Economic Survey 2018-19 Focuses On Resource Efficiency For SDG 2030; Namami Gange Key To Sustainable Water Management

Economic Survey 2018-19 Focuses On Resource Efficiency For SDG 2030; Namami Gange Key To Sustainable Water ManagementFarmers working in fields (Bharat Bhushan/Hindustan Times via Getty Images)

The Economic Survey of India 2018-19 report released today (4 July) has outlined the progress that the country has been making in reaching the Sustainable Development Goals (SDG) 2030; several states including Meghalaya, Mizoram and Telangana, among others, have achieved the SDG 10 targets for inequality.

The Namami Gange Mission is seen to play a critical role in ensuring that SDG 6 dealing with sustainable water management is met; out of the 150 planned Sewerage projects needed to be completed by 2035, 43 have been finished as of May 2019.

However, when it comes to tackling resource wastage through recycling, India still lags behind on the global stage; total material demand is expected to double by 2030 so the country will need to have a harmonised policy at the national level to encourage resource efficiency. Currently, a majority of waste reuse is being managed by the organised sector.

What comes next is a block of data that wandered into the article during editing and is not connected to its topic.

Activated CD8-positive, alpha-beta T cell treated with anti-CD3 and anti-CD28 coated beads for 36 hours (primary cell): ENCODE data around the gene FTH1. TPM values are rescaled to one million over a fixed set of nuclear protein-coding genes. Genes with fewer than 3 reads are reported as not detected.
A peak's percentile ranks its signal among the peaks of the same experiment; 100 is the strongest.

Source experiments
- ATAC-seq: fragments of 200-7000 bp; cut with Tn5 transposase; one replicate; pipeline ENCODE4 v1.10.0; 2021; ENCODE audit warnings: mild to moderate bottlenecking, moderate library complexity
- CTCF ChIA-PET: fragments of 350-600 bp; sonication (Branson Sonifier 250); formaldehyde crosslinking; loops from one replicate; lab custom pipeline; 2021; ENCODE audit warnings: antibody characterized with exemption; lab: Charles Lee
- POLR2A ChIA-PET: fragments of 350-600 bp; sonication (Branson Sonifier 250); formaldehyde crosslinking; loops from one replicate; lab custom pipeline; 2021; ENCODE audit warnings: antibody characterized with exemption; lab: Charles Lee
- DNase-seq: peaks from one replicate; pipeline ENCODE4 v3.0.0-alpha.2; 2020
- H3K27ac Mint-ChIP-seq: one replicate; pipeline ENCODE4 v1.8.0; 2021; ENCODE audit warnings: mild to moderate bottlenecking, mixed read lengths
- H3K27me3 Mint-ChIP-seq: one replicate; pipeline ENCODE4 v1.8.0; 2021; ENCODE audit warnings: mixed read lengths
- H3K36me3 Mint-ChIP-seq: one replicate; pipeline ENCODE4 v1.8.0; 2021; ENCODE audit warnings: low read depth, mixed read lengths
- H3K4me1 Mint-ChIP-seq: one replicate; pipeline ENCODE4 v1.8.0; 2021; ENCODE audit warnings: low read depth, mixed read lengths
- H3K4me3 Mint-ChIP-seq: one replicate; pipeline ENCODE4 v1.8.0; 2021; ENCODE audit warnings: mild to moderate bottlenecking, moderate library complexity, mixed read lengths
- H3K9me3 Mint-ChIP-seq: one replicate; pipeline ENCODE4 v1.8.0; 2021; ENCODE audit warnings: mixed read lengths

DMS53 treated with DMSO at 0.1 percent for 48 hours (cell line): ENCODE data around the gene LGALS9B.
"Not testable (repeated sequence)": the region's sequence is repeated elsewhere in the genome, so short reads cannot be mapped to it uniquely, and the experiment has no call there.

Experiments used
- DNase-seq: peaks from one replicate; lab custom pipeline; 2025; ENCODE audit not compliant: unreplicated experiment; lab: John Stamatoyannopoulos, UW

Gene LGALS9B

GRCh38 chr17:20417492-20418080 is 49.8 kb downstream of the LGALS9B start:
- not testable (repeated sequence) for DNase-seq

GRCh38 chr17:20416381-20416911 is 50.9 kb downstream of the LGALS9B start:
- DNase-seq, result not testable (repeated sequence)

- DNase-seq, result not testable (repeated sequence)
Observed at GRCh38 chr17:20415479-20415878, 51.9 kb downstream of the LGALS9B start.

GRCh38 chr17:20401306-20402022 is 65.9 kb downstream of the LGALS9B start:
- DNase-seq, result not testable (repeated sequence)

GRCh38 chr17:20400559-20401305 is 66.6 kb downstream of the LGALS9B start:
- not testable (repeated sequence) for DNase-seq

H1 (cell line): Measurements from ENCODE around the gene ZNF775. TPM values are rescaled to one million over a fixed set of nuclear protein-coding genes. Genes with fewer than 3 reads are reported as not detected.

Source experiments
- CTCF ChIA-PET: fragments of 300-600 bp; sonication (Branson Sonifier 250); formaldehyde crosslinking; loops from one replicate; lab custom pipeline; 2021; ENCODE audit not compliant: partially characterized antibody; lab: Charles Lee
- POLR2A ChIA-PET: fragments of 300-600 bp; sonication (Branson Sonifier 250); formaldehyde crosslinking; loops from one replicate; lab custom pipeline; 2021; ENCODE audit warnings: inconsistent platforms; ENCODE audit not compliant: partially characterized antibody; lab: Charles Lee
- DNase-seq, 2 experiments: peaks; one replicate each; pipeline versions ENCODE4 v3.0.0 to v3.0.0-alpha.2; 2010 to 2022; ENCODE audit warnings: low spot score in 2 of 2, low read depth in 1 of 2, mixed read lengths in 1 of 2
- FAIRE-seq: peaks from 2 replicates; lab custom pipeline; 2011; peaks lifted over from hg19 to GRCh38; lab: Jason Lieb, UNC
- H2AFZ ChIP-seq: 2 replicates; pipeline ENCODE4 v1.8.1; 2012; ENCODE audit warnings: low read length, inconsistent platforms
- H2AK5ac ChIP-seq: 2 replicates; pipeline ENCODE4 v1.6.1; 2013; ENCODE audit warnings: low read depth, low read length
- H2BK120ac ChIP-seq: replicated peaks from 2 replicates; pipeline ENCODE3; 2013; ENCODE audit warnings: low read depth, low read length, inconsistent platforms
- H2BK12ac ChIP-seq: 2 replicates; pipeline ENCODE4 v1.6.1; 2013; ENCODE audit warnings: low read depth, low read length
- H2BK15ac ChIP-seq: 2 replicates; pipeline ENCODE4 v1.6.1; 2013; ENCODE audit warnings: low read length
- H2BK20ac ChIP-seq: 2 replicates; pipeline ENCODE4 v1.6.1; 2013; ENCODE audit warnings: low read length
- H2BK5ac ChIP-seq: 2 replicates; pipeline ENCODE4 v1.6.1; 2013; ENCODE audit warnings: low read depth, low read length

The report has also found that women are playing an increasingly significant role in the Agriculture sector, especially among small and marginal farmers. Operational land holdings cultivated by women have increased to 13.9 per cent. A major problem in the sector, dominated by small and marginal farmers, is the lack of better water management.

Improving Irrigation Water Productivity (IWP) in Agriculture will require encouraging farmers to adopt micro-irrigation systems. This can be done in various ways, including by way of subsidising their purchase. Even as Agriculture has declined as a share of Gross Value Added to only 14.4 per cent, resource efficiency in the sector is crucial to meet the country’s need for food self-sufficiency.

Next, the report notes that the growth of India’s exports has declined in 2018-19, largely due to weak global demand. The Indian Rupee has seen some weakness recently due to a more adverse Current Account Deficit, large on the back of higher crude prices, but the situation is likely to improve in light of a de-escalation in trade tensions between the US and China and the resultant boost in global demand.